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Suppose I have a two-dimensional harmonic oscillator, $H= \hbar\omega(a_x^{\dagger}a_x+a_y^{\dagger}a_y)$. We define the operator $b=\frac{1}{\sqrt{2}}(a_x+ia_y)$.

If eigenkets of the hamiltonian are $|n_x, m_y \rangle = |n_x \rangle |m_y \rangle$, and if

$$|\psi(0) \rangle = \exp(\alpha b^{\dagger}-\alpha^* b)|0_x \rangle |0_y \rangle$$

Find $\psi(x,y,0) = \langle x, y | \psi(0) \rangle$.

My attempt

I attempt to solve the question firstly computating the case when $| \psi \rangle = | 0_x \rangle |0_y \rangle$.

It must be: $$\langle x,y | b |0_x \rangle |0_y \rangle=0$$

So, we have $\langle x,y | b |0_x \rangle |0_y \rangle = \frac{1}{\sqrt{2}}\sqrt{\frac{m\omega}{2\hbar}}\langle x,y | (a_x+ia_y) | 0_x \rangle |0_y \rangle$;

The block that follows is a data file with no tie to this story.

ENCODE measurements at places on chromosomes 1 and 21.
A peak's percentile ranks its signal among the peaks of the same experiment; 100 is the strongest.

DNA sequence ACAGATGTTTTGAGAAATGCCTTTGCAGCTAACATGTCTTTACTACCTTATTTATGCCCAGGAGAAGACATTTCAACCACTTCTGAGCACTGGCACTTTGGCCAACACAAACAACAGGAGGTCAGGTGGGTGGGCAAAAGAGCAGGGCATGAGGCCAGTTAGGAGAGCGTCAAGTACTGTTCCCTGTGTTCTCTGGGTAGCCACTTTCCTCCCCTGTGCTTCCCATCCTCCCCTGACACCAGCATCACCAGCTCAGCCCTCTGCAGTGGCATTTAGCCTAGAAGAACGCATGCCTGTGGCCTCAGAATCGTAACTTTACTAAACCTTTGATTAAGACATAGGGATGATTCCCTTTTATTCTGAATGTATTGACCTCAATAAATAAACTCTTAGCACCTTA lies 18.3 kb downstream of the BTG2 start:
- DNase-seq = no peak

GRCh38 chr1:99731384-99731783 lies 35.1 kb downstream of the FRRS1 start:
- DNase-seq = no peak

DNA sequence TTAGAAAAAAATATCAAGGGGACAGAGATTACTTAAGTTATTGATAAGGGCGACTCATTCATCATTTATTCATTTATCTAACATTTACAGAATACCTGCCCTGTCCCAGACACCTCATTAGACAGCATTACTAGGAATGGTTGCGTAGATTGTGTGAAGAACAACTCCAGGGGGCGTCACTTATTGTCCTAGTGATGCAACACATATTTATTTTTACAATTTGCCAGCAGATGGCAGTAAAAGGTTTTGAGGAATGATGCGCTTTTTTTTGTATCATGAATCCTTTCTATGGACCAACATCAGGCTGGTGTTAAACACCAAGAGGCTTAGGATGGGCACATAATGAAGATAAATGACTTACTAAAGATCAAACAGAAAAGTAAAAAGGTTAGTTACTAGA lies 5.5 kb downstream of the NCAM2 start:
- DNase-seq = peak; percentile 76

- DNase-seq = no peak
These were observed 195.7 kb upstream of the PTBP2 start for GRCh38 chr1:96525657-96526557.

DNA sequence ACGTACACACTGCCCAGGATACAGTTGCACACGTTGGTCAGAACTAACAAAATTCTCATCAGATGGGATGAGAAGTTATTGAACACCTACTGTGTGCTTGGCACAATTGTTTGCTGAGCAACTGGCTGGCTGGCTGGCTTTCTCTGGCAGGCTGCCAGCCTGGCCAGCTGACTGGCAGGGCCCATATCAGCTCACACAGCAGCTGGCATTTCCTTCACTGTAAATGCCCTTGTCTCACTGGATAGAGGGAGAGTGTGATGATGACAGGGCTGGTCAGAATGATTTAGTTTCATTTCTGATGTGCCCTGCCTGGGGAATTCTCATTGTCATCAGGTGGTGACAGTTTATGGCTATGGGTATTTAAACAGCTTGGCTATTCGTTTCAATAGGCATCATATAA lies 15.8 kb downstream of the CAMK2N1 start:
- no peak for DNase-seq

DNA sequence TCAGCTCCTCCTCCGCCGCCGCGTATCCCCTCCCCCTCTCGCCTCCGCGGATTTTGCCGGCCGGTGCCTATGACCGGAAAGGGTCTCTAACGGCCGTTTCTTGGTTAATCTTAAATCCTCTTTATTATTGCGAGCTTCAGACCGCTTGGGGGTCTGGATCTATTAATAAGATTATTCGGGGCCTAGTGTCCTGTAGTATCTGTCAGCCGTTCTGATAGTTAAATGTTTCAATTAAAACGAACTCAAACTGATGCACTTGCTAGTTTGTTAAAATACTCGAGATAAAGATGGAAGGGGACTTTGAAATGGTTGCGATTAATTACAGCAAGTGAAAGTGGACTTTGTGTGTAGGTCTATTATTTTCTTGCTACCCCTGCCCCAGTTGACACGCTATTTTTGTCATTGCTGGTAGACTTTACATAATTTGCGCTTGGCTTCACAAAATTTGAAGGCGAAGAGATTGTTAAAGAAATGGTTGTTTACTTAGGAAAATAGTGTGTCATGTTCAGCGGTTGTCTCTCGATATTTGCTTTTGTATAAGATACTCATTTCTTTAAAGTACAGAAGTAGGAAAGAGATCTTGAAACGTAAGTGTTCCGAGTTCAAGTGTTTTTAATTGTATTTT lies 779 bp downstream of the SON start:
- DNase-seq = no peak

and, if my calculations are correct, we obtain:

$$x\psi-\frac{\hbar}{m\omega}\frac{\partial \psi}{\partial x}-i(y\psi-\frac{\hbar}{m\omega}\frac{\partial \psi}{\partial y})=0.$$

This implies that $$x\psi-\frac{\hbar}{m\omega}\frac{\partial \psi}{\partial x}=0$$

and

$$y\psi-\frac{\hbar}{m\omega}\frac{\partial \psi}{\partial y}=0$$

but now there is some mathematical issue, because $\psi$ is function of both $x$ and $y$. How I can solve these differential equations? And is this the main strategy for solving the question above?

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3 Answers 3

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@Abezhiko has done the bulk of the crucial combinatorics, up to the first line of his multi-level formula. Set $m\omega/\hbar= 1$, nondimensionalizing, and reinstate it only in the end if you must, but why?